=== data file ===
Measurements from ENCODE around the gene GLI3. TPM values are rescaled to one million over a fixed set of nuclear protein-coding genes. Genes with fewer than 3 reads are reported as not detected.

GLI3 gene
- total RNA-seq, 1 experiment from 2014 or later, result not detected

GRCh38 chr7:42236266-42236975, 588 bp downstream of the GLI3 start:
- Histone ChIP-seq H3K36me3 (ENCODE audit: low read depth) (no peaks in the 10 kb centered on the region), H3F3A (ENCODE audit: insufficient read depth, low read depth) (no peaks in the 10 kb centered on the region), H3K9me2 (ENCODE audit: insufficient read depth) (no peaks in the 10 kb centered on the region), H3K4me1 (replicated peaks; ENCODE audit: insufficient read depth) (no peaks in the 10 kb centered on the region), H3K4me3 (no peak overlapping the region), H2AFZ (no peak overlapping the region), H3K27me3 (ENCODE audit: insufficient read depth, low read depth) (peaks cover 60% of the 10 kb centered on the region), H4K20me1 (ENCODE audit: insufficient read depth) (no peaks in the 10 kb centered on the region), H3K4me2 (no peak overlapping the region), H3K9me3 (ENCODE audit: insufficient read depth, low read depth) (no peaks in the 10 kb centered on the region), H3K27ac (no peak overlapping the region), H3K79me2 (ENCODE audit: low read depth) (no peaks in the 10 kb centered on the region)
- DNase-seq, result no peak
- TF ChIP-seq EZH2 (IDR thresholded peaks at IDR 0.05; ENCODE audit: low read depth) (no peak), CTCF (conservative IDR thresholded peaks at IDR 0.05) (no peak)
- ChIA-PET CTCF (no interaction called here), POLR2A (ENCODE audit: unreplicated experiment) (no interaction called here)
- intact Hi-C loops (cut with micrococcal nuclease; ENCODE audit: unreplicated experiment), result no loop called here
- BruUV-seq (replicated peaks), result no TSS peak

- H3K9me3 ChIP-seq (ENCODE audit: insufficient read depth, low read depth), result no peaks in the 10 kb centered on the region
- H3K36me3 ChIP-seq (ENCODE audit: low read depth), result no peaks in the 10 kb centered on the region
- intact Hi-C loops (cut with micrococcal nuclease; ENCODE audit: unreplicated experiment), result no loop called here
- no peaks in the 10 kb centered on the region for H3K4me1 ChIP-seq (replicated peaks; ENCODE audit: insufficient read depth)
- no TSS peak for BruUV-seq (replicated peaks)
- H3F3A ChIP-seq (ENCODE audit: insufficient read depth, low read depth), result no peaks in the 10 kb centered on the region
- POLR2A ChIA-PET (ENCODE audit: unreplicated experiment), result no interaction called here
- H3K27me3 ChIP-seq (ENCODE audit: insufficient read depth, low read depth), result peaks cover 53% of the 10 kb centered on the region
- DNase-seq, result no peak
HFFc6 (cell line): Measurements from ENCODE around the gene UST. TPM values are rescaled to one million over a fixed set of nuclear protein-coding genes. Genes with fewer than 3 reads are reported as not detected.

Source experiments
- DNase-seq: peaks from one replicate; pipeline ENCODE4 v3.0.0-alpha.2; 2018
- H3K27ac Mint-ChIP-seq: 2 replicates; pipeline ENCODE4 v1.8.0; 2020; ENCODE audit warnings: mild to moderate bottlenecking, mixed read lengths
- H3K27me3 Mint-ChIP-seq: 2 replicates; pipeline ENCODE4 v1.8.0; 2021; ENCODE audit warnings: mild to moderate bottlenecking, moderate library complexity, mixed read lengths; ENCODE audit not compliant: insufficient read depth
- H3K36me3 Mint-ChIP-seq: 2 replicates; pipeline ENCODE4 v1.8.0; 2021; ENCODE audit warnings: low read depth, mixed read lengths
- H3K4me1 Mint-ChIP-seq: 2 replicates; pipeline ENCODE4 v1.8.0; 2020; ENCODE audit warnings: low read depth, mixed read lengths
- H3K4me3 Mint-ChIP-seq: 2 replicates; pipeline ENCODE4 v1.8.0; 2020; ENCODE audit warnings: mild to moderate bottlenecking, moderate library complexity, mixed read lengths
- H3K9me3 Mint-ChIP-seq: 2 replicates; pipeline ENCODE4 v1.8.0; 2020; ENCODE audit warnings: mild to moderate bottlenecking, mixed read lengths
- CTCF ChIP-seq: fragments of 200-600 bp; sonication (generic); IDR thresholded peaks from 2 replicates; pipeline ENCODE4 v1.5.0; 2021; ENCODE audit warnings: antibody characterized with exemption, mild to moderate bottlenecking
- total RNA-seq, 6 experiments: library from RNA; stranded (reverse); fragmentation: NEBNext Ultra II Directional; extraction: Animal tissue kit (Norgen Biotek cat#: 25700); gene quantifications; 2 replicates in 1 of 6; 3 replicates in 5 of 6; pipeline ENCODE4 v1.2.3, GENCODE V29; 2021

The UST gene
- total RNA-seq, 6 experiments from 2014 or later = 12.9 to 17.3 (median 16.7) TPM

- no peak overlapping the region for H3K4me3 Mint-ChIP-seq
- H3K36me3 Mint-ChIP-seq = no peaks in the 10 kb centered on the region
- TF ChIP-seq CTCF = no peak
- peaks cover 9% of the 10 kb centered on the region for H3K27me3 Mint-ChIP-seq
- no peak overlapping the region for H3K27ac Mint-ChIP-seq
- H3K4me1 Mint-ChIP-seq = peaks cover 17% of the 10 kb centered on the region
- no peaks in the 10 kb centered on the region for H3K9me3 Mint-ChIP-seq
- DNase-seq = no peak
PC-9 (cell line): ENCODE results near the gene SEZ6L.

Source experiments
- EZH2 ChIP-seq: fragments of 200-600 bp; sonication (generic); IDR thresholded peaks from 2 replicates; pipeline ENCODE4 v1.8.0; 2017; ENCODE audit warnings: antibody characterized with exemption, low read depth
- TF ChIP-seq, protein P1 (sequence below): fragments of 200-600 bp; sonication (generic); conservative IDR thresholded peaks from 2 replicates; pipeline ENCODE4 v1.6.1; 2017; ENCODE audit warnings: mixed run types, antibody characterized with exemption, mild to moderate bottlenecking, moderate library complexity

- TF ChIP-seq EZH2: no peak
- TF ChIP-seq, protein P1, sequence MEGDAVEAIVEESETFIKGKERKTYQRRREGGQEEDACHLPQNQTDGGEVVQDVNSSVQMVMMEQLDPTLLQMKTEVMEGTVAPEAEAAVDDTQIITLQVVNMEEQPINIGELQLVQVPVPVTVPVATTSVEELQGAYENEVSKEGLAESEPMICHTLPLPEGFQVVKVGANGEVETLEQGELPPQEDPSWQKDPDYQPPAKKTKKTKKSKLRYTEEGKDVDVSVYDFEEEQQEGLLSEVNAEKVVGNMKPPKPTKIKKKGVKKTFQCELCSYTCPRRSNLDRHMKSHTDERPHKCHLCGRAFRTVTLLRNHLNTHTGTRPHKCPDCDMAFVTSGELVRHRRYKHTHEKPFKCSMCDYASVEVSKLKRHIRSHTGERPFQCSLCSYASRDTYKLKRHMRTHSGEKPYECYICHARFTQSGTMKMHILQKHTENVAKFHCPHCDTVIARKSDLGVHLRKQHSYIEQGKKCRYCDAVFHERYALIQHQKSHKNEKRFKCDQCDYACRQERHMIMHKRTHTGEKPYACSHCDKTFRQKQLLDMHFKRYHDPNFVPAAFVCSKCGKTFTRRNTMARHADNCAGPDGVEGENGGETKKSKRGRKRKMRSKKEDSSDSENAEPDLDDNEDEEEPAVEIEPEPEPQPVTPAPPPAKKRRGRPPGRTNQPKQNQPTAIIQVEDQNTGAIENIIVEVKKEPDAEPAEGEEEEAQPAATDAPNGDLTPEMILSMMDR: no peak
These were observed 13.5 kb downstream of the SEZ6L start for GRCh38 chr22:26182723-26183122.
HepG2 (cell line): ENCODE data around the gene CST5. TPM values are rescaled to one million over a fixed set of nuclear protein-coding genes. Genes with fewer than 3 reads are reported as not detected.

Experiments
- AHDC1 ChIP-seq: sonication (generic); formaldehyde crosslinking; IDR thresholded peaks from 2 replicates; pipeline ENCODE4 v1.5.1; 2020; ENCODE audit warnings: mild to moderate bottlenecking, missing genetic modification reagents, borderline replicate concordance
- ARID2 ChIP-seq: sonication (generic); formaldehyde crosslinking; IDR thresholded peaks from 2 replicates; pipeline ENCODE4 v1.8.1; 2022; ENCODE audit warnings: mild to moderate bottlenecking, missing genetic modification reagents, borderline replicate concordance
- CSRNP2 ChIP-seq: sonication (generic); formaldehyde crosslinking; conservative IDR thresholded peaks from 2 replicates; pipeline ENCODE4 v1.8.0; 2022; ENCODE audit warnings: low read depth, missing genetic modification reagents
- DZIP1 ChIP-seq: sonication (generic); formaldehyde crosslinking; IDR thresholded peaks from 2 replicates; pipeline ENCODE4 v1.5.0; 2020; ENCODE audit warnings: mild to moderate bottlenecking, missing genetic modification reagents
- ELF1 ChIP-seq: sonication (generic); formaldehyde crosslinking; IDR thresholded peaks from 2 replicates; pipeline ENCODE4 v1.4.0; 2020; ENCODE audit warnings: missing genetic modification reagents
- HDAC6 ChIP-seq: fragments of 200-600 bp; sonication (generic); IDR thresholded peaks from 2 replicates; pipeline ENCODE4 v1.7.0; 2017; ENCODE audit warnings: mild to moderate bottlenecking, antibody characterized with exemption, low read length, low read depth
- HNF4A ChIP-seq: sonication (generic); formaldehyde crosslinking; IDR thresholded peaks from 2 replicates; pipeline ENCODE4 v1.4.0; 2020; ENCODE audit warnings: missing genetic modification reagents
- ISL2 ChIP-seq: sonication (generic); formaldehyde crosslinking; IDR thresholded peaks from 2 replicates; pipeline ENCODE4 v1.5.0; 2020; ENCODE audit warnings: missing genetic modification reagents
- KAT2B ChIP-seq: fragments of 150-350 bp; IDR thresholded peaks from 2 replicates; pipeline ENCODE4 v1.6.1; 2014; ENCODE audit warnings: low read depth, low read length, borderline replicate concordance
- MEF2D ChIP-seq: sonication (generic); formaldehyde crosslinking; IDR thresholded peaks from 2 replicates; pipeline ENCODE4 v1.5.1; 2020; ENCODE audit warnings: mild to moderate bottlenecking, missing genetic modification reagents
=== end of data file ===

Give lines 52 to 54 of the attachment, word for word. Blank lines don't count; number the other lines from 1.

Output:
- CSRNP2 ChIP-seq: sonication (generic); formaldehyde crosslinking; conservative IDR thresholded peaks from 2 replicates; pipeline ENCODE4 v1.8.0; 2022; ENCODE audit warnings: low read depth, missing genetic modification reagents
- DZIP1 ChIP-seq: sonication (generic); formaldehyde crosslinking; IDR thresholded peaks from 2 replicates; pipeline ENCODE4 v1.5.0; 2020; ENCODE audit warnings: mild to moderate bottlenecking, missing genetic modification reagents
- ELF1 ChIP-seq: sonication (generic); formaldehyde crosslinking; IDR thresholded peaks from 2 replicates; pipeline ENCODE4 v1.4.0; 2020; ENCODE audit warnings: missing genetic modification reagents